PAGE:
It is just a fact of human life that people have the capacity for good in them somewhere -- even if it is undeveloped. It goes with being created in the image of God. It is also a fact of human life that this capacity for good is often undeveloped not only in others but in ourselves as well -- and that pride, jealousy, a bad history, or a competitive nature can make us more likely to find things to criticize than things to praise. We tend to find what we're looking for.
Love has the impulse to look for the good. It is like a precious-metal detector that finds what is beautiful in the other person, even if it is buried deep. When it finds that gold, it uncovers it and lifts it up. I'm reminded of one of my grandmothers, who was always rehearsing stories in her husband's praise. In the way that a jeweler takes all kinds of study and applies it to how to cut a gem, how to show it to best advantage so that it catches as much light as human skill can arrange -- so my grandmother would take just that much care with the "jewel" events of my grandfather's life. I wonder if she was polishing as she was retelling. I don't recall my grandfather ever blowing his own horn; considering my grandmother, there was hardly any need. She could communicate that my grandfather was a treasure in a way that made clear she thought she was quite the lucky woman as well. I doubt my grandfather -- or any of his friends -- ever harbored any doubts about her devotion. My grandmother was a master jeweler in that kind of craft. May I be that, starting with my children.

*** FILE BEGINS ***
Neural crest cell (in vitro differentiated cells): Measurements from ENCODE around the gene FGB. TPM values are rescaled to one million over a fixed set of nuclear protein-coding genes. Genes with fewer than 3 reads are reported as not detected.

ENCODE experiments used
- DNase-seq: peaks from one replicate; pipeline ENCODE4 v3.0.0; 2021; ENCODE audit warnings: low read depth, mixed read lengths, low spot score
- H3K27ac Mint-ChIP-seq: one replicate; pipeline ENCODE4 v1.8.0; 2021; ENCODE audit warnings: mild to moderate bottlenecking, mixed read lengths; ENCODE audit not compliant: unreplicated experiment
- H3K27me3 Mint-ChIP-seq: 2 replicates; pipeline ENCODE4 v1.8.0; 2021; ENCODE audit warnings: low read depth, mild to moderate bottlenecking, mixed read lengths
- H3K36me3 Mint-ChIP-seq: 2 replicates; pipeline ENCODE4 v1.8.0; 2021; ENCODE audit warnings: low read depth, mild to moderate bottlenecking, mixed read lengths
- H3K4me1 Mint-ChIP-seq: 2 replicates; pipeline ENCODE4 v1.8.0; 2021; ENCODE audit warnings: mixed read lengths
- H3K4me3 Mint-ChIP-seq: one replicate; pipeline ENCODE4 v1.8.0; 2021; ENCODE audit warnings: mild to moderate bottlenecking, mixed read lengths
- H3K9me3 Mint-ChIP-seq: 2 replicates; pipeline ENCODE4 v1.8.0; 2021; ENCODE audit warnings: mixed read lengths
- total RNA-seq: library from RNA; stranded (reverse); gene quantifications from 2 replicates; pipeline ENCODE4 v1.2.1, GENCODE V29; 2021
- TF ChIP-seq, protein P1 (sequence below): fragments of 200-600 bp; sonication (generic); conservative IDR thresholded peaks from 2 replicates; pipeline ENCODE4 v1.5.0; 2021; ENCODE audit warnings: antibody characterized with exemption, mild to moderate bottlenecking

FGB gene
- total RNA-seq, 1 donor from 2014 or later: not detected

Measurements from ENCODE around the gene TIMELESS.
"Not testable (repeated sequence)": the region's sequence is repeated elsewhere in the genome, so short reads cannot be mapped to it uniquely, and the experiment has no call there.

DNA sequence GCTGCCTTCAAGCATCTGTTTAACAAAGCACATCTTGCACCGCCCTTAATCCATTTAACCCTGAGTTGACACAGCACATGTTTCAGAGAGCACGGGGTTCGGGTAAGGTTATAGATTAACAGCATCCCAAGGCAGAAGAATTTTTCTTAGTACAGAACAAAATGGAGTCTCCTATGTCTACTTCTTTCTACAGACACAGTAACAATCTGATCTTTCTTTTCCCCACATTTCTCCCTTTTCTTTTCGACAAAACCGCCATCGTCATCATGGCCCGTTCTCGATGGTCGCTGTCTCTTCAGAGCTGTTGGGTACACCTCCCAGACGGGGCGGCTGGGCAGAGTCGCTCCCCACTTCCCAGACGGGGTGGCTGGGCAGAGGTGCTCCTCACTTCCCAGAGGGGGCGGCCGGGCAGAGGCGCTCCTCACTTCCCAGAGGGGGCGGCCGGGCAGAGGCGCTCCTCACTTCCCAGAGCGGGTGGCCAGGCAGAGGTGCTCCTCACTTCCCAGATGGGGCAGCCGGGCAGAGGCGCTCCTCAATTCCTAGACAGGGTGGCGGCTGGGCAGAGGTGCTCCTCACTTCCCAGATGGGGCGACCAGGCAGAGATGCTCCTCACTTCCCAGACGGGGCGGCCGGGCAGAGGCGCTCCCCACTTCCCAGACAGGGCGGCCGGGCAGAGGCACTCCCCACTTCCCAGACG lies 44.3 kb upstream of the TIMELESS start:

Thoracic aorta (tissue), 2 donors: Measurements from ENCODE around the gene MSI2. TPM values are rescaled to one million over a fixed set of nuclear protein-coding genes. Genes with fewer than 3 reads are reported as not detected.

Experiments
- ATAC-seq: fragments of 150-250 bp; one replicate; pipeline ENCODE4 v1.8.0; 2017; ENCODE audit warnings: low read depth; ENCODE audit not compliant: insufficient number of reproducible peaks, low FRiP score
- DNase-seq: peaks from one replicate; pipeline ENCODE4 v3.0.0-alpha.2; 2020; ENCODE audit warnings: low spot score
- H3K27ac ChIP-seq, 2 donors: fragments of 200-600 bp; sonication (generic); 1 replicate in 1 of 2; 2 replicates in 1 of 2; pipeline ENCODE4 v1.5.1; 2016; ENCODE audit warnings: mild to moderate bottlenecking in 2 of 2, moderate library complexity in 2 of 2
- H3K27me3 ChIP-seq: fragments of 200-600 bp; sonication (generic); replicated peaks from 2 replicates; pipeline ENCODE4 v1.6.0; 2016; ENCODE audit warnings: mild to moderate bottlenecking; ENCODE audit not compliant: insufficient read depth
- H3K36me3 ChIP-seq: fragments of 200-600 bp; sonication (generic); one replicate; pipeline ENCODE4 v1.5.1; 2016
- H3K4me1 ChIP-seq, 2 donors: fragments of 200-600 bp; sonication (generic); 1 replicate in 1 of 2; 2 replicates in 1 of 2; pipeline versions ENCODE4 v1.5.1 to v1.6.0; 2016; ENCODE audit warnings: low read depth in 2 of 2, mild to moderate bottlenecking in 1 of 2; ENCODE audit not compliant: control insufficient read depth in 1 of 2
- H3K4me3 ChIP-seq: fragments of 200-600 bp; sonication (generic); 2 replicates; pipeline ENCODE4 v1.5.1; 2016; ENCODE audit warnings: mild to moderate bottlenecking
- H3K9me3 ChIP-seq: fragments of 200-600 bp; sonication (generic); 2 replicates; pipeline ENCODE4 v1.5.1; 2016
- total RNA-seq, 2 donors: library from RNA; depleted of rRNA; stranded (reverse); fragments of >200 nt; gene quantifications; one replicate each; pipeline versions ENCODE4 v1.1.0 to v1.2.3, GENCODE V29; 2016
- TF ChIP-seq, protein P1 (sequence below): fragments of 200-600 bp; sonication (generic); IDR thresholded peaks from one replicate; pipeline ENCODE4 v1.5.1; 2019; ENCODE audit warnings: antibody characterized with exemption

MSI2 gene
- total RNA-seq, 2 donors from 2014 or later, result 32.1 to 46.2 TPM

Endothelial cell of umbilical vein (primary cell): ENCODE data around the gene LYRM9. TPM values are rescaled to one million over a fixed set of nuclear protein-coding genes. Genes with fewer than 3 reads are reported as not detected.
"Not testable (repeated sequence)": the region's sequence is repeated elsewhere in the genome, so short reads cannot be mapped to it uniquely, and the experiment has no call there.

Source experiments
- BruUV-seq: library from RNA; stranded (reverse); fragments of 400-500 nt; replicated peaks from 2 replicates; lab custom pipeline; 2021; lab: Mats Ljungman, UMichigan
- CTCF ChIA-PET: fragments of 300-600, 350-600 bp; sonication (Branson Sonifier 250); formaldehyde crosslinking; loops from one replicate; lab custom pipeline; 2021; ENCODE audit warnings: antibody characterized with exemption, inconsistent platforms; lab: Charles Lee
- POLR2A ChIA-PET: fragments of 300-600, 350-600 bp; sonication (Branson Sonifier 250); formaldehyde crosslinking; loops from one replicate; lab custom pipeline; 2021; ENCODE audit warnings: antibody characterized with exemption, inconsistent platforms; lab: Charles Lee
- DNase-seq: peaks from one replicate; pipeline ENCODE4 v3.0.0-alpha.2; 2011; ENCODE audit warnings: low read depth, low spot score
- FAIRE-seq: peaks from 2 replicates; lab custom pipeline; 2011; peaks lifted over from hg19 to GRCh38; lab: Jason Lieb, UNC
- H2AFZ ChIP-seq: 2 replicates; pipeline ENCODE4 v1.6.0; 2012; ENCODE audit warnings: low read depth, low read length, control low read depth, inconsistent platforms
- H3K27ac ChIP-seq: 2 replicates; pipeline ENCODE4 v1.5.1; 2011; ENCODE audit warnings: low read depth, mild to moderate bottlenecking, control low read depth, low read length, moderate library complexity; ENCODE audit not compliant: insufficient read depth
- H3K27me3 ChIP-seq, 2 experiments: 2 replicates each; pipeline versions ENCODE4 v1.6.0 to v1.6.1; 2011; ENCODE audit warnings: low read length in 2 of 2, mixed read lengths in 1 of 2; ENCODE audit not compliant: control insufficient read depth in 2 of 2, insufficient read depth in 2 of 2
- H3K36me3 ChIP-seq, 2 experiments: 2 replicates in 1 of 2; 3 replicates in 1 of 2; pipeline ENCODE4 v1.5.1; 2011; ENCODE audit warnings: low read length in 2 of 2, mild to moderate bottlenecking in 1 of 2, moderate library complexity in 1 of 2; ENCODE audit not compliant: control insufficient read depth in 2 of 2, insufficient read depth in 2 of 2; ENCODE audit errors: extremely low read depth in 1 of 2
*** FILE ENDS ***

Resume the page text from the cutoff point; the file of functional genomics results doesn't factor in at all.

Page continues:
I think to some extent we're all the treasure-hunters and jewelers in each others' lives. It takes insight to see what is good. It takes determination to keep looking. It takes wisdom and skill to present someone else's life in a way that it shines. Love does that.
More than that, love is the alchemy that changes the baser matter into gold. It adds that hope to the other person, that desire to develop their own capacity for love and kindness, for wisdom and understanding. It is in our hearts' desire not only to be treasured, but to deserve it. In this way love shows itself nearly the opposite of flattery: where flattery plies someone with undeserved praise to manipulate and deceive, love gives every bit of deserved praise to build up the other person.